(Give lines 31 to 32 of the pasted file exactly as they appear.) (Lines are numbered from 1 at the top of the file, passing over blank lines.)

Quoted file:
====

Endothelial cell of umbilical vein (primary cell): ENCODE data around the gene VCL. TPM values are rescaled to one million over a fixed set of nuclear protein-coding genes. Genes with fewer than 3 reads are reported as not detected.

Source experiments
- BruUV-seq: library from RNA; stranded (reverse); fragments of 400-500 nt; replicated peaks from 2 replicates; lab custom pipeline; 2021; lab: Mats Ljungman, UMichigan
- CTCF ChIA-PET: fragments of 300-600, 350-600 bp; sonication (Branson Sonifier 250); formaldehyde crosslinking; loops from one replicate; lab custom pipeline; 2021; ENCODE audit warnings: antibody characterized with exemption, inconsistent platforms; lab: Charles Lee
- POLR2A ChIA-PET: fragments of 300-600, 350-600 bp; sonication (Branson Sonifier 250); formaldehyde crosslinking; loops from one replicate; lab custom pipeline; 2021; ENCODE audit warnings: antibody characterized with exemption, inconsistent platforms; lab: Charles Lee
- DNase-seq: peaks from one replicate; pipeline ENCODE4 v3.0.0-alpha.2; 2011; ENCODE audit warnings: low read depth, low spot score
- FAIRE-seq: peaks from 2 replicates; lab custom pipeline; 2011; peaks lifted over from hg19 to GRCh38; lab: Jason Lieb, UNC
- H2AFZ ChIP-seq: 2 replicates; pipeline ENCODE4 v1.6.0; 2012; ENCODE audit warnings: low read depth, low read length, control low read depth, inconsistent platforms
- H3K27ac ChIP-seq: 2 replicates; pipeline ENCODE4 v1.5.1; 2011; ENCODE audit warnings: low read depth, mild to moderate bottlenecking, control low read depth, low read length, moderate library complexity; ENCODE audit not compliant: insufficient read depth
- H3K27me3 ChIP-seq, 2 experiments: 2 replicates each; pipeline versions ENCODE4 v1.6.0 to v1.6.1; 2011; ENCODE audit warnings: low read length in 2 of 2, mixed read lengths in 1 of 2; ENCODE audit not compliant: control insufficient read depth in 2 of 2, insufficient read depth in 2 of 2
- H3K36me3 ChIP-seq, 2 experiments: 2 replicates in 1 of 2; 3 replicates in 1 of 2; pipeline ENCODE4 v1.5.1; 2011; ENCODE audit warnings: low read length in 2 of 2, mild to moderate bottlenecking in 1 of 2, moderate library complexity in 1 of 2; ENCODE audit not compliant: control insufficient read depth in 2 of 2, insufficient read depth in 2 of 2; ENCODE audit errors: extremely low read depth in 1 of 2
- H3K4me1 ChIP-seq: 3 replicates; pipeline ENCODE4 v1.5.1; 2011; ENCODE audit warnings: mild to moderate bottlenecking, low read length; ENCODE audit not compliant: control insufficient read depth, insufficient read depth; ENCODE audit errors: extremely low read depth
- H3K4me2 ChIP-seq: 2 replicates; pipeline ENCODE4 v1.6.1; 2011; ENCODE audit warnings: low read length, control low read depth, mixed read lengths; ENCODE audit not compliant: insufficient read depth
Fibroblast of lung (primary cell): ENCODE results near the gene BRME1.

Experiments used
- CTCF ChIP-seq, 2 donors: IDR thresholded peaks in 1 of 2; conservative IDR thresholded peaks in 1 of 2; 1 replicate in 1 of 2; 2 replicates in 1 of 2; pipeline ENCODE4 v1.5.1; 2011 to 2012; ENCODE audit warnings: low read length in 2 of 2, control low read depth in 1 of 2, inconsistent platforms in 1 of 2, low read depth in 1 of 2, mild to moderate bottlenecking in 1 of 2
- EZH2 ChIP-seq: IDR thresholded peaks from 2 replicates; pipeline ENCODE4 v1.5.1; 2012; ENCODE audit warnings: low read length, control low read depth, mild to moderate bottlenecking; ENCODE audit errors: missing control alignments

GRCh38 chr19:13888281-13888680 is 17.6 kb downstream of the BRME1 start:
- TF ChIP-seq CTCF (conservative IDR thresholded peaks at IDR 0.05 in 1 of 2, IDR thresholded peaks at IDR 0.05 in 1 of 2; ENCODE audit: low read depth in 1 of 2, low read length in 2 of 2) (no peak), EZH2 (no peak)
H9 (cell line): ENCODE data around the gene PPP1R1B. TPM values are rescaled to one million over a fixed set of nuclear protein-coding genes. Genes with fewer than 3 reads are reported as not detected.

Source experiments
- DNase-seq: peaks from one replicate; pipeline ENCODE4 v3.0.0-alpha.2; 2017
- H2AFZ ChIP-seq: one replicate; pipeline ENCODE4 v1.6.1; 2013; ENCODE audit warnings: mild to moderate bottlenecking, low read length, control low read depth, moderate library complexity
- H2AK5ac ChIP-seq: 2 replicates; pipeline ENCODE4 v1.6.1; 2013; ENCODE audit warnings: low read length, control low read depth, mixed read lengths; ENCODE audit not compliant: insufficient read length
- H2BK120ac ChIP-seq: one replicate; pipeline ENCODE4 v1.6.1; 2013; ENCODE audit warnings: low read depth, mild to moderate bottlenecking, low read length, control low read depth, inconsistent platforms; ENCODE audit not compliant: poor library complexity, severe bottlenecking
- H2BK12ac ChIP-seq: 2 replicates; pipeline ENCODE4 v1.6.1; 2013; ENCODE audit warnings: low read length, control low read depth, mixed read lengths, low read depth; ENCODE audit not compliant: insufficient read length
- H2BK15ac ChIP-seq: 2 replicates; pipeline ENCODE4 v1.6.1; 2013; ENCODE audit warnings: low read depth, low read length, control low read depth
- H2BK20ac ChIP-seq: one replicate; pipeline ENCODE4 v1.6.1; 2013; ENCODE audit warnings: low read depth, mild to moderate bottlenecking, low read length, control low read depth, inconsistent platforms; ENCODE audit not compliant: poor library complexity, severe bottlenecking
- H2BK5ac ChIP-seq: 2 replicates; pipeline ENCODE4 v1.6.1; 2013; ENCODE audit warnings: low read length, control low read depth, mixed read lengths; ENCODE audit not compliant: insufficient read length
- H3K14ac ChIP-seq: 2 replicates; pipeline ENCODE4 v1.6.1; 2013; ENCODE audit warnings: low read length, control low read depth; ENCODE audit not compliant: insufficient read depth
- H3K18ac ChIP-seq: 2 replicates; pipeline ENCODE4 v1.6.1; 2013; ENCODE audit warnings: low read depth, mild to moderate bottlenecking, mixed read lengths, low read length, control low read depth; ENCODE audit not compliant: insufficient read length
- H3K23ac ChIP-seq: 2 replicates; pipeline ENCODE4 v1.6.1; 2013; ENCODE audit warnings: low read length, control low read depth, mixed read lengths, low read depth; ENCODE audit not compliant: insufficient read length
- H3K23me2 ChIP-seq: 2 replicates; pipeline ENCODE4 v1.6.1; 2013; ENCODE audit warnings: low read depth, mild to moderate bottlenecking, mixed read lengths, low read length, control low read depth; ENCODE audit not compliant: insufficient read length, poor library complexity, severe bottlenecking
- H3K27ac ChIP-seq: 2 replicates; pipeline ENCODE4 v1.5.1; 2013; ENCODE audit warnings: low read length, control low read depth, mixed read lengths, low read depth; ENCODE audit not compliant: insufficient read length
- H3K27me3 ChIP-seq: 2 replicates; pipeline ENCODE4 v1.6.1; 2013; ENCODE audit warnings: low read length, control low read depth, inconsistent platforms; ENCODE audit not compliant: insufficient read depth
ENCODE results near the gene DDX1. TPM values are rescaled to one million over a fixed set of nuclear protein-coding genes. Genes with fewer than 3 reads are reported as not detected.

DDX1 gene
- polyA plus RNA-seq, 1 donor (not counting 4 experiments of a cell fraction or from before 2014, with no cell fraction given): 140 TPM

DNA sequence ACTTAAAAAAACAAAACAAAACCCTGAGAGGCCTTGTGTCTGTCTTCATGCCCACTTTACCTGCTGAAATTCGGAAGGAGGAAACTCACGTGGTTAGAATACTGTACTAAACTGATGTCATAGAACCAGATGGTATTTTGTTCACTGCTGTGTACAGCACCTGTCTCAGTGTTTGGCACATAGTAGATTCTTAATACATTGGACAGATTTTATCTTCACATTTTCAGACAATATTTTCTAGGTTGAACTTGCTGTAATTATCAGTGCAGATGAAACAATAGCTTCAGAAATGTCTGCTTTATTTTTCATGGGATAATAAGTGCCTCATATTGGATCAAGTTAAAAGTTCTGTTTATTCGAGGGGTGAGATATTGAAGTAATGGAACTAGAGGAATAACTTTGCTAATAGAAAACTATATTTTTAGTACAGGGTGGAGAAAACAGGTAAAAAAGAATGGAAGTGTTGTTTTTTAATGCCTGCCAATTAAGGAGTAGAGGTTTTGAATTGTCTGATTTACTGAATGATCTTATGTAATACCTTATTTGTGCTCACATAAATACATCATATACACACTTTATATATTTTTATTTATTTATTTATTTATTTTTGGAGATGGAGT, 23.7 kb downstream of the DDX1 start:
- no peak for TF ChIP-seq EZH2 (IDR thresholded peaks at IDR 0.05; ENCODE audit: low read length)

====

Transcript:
- H3K18ac ChIP-seq: 2 replicates; pipeline ENCODE4 v1.6.1; 2013; ENCODE audit warnings: low read depth, mild to moderate bottlenecking, mixed read lengths, low read length, control low read depth; ENCODE audit not compliant: insufficient read length
- H3K23ac ChIP-seq: 2 replicates; pipeline ENCODE4 v1.6.1; 2013; ENCODE audit warnings: low read length, control low read depth, mixed read lengths, low read depth; ENCODE audit not compliant: insufficient read length